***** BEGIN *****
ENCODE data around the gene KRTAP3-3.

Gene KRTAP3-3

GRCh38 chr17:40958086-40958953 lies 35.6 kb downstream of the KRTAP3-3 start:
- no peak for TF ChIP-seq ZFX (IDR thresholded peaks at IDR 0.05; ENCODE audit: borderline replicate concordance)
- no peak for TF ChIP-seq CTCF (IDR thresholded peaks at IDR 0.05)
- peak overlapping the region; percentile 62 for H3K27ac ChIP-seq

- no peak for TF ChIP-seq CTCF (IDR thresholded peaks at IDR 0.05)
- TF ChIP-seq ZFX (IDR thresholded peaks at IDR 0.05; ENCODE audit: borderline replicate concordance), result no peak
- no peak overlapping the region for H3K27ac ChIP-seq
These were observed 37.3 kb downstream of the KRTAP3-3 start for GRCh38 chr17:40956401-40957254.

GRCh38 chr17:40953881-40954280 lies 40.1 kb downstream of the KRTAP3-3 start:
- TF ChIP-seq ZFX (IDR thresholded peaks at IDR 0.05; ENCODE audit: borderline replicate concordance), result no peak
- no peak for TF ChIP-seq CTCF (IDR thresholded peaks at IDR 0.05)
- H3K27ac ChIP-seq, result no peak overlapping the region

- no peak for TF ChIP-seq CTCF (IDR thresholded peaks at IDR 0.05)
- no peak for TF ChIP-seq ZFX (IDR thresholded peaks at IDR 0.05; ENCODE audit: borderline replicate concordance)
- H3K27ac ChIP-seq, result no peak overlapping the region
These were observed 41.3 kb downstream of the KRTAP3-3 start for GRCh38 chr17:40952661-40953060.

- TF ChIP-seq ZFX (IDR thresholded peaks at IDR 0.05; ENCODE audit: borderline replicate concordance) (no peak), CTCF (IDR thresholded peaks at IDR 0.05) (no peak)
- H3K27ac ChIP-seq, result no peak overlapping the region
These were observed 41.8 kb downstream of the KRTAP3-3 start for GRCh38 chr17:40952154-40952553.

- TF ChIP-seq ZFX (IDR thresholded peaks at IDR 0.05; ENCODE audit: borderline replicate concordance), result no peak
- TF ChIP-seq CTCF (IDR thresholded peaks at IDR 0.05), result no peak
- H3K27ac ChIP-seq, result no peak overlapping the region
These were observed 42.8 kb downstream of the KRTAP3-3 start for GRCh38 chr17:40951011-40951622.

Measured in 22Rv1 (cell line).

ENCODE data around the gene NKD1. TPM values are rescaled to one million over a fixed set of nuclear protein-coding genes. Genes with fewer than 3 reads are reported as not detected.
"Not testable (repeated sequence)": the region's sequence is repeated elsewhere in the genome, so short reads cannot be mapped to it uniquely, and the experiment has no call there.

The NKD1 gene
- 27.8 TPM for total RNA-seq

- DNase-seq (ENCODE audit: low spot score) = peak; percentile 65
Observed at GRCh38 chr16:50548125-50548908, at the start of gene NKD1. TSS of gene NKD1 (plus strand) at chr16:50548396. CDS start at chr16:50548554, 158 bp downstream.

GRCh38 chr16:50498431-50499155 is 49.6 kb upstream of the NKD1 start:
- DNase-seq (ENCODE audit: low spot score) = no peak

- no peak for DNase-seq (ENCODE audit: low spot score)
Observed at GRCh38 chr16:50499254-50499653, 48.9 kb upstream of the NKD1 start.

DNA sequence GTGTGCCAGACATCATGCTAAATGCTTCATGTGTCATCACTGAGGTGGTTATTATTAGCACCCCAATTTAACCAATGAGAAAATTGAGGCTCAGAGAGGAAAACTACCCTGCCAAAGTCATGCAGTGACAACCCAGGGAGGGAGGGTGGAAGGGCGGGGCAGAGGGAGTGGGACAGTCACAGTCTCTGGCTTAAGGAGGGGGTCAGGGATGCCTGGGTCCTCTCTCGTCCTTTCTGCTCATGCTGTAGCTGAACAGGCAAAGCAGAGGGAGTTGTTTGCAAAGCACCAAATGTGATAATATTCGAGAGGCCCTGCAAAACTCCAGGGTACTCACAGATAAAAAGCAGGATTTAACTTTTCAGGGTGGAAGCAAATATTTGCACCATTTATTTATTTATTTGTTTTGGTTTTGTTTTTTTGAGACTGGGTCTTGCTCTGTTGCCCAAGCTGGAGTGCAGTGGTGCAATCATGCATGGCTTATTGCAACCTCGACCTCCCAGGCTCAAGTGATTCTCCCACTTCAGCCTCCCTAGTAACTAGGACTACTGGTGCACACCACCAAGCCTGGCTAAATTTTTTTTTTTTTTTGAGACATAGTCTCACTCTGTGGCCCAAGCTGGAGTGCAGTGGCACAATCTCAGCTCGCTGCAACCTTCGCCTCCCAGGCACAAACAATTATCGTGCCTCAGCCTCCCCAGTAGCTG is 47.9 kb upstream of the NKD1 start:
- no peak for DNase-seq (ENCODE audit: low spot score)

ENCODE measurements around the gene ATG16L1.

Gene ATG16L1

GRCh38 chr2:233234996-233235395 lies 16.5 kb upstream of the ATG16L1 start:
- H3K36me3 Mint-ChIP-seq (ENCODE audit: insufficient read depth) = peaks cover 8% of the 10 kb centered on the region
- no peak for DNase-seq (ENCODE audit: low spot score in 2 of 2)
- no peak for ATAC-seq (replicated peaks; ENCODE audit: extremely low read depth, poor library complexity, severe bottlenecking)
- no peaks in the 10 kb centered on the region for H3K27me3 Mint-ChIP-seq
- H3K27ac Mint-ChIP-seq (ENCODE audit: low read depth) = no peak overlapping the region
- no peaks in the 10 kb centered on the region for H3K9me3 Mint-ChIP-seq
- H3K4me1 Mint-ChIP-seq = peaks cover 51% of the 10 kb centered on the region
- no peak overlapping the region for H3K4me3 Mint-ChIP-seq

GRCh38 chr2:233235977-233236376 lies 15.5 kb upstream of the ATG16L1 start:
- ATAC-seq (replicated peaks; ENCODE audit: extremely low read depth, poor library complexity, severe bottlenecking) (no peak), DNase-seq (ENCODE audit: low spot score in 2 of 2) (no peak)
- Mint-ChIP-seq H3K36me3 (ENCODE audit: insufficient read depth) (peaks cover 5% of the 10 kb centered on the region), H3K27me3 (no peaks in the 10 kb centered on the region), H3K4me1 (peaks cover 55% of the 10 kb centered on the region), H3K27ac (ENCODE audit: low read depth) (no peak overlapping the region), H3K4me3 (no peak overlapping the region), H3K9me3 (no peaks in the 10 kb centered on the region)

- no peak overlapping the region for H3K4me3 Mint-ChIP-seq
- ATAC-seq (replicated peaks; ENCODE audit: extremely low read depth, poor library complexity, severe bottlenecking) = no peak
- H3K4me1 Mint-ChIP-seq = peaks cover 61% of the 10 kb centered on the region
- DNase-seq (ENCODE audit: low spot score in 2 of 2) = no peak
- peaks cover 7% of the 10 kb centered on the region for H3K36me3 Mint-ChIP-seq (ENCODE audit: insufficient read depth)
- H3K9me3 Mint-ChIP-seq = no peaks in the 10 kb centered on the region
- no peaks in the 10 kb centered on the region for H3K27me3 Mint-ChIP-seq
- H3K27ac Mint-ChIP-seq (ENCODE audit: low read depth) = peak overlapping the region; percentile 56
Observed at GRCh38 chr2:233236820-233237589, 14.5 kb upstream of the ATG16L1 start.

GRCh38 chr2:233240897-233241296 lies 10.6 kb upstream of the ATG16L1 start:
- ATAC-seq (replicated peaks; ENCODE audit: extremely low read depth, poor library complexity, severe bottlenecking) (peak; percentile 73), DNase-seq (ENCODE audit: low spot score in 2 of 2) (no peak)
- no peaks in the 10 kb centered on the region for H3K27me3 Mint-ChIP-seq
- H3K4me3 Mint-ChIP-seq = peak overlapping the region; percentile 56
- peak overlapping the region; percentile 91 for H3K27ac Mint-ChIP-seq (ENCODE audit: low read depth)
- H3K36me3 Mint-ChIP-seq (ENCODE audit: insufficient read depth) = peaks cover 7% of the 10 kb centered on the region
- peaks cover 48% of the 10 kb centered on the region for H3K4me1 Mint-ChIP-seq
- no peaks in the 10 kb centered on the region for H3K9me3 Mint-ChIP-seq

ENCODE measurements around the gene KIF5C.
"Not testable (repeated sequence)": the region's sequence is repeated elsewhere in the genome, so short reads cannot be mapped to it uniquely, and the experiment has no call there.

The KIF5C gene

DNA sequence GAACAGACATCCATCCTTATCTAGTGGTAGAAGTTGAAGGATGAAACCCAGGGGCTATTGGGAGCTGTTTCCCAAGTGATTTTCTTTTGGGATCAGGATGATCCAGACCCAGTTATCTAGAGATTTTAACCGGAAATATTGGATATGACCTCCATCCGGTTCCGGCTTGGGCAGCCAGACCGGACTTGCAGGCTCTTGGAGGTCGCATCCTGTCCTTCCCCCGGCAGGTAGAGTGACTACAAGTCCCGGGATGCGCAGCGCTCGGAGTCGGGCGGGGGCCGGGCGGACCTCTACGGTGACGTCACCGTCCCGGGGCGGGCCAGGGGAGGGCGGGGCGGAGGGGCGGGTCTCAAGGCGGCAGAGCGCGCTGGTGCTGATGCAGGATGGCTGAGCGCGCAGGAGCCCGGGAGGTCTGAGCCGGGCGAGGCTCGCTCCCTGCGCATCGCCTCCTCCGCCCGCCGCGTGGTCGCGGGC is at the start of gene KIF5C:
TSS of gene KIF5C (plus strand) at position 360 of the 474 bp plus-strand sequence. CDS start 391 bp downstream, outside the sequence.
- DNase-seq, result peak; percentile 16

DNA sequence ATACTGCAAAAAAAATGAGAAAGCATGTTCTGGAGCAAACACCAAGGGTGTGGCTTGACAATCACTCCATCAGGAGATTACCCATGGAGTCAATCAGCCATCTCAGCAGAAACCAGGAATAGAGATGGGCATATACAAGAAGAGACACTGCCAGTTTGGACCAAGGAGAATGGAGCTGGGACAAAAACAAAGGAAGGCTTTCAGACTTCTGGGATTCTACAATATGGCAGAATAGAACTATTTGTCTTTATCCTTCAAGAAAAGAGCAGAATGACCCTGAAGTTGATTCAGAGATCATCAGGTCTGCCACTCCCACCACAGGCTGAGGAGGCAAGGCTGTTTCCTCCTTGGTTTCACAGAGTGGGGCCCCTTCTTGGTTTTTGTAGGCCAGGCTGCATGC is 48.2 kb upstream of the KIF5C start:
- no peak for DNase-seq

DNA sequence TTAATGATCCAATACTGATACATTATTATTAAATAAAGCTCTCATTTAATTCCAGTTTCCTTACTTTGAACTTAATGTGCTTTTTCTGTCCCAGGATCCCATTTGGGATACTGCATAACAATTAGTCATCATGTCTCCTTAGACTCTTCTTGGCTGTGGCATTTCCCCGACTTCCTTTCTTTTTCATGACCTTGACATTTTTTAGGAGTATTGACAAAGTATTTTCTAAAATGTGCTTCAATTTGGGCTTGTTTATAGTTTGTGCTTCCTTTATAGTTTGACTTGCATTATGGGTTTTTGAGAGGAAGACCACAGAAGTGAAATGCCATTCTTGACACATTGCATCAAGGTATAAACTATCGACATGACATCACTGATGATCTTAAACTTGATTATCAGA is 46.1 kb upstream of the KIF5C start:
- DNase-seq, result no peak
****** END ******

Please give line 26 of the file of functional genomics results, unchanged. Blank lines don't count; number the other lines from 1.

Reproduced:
Measured in 22Rv1 (cell line).